Cost recovery is a method of accounting in which businesses gain back the initial costs that they incur on certain investments or expenditures. This can be done through a variety of ways. For example, some companies use depreciation to reduce the taxes that they pay on capital assets. This can result in higher profits for the company. Another common way of recovering business expenses is through the cost-of-goods-sold (COGS) method. This is a form of accrual accounting that recognizes revenue when the cost element of the sales transaction has been collected from customers in cash.
In some cases, it is difficult to guarantee that a business will be paid in full for a project. This is when the cost recovery method becomes especially useful. This type of accounting method allows a company to recognize profit and defer taxes in these uncertain situations.
The first step to using the cost recovery method is assessing the total amount of expense that has been incurred for completing a project. This can include labor, materials, and any other expenses that may have been incurred in the process of completing the project. The next step is to determine the total amount of revenue that has been received by the company from the project. This can be in the form of a lump sum payment or in installments that have been spread out over time. Once this information is known, the final step is to subtract the cost of the project from the total revenue to quantify the profits that have been realized by the company.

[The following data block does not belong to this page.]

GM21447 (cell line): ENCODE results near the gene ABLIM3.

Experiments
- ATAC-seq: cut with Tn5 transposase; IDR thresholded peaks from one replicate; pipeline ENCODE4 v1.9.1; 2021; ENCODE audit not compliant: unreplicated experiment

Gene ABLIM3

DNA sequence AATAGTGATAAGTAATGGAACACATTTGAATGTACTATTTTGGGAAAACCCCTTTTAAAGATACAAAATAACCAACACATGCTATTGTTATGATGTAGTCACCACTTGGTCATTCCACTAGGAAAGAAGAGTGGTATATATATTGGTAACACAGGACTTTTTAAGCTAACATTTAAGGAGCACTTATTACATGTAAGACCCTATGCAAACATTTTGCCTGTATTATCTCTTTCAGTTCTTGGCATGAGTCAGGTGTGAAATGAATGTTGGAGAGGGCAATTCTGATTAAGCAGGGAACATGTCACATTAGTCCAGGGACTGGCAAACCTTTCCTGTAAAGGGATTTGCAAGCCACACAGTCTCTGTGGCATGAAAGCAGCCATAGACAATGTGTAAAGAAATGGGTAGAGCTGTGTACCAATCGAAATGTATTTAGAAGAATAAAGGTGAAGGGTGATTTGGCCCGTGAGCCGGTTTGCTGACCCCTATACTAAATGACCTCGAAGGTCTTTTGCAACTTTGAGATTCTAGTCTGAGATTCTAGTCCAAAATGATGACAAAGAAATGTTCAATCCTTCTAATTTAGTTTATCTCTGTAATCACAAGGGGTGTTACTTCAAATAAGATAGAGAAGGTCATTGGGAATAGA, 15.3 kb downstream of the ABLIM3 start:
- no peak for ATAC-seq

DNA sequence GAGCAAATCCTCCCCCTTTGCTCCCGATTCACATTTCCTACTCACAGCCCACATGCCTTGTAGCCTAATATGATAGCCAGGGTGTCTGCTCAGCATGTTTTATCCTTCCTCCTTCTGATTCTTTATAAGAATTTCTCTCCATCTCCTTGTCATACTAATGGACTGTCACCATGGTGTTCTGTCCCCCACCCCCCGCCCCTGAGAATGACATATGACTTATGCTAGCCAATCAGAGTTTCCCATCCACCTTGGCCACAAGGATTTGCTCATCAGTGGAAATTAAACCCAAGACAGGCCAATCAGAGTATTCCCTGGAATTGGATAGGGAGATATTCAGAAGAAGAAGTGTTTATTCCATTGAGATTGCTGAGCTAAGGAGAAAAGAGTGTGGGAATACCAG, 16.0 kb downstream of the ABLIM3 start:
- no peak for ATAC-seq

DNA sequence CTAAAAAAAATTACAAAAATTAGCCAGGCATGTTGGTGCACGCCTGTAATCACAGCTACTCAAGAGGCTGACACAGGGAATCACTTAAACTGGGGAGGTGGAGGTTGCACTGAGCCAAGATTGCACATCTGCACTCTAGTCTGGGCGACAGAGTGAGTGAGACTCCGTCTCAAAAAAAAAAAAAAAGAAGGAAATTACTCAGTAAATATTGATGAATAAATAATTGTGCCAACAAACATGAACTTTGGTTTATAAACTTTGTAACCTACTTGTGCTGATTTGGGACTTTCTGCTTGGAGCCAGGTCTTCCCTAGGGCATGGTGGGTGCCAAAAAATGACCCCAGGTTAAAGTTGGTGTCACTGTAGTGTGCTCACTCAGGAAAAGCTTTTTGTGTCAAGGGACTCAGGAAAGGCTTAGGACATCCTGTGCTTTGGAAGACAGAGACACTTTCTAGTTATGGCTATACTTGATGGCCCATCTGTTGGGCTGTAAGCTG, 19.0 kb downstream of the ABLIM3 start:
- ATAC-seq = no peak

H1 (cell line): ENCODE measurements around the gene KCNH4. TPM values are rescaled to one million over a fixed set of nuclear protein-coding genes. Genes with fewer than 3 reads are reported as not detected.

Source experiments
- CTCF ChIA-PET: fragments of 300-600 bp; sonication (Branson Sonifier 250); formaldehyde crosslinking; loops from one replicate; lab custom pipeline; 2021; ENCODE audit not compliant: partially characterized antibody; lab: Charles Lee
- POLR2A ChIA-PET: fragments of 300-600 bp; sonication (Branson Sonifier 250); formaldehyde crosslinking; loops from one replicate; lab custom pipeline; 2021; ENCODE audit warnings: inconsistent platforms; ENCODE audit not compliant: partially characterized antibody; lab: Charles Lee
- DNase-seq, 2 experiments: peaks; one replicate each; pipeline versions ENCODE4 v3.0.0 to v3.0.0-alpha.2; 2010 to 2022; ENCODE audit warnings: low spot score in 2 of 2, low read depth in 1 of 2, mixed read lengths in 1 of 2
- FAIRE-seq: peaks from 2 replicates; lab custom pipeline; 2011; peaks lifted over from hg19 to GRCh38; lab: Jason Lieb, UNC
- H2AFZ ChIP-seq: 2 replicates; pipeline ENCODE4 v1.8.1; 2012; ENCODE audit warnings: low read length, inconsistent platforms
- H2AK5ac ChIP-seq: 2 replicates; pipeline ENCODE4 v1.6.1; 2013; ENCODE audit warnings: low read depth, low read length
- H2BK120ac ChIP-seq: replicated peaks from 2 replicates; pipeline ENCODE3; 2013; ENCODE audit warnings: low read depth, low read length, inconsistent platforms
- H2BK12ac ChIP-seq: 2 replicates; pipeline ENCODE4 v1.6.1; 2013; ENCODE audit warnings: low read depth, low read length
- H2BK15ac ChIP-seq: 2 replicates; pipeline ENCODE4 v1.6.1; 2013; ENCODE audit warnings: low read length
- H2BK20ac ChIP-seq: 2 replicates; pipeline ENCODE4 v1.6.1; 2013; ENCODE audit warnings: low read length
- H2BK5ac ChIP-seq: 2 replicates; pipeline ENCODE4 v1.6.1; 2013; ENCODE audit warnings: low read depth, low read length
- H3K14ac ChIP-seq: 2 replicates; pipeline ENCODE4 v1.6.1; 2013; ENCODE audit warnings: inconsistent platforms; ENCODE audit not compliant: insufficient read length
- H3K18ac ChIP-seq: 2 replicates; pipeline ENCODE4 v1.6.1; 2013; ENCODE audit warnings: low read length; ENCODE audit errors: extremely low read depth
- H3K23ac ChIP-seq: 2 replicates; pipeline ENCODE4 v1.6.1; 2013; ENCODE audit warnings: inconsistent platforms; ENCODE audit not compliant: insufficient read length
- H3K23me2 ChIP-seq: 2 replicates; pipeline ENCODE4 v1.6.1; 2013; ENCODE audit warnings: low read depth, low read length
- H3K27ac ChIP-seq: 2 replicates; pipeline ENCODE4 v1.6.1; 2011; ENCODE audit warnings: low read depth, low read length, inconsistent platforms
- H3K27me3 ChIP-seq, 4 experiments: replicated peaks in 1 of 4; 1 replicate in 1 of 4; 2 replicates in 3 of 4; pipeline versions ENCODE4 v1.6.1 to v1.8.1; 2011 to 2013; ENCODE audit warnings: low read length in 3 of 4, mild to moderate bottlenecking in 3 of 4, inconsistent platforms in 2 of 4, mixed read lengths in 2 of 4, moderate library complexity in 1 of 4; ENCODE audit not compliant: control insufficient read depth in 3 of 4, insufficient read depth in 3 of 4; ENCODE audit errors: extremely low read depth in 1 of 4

Expense Recovery Ratios
An expense recovery ratio is a measure of how much a project has paid for itself. It can be a percentage or a dollar amount per month, six months, year, or other period of time. The higher the expense recovery ratio, the more successful a project has been. It can also be compared to the break even point, which is when revenues surpass expenses.
EPA uses an accounting system to track the amount of money that it is owed by PRPs and to calculate the prejudgement interest that is accrued over time. EPA sends PRPs demand letters to request that they reimburse the agency for costs related to the cleanup activities, and, if they fail to do so or cannot reach a satisfactory agreement with EPA, EPA may file a lawsuit against them to recover its costs.
In addition, if the extension program has been funded by non-appropriated funds such as from a foundation or other private sources, these dollars must be recovered from outside of the department. In these cases, an external cost recovery charge is recorded in the fiscal period when the goods are received or services are rendered.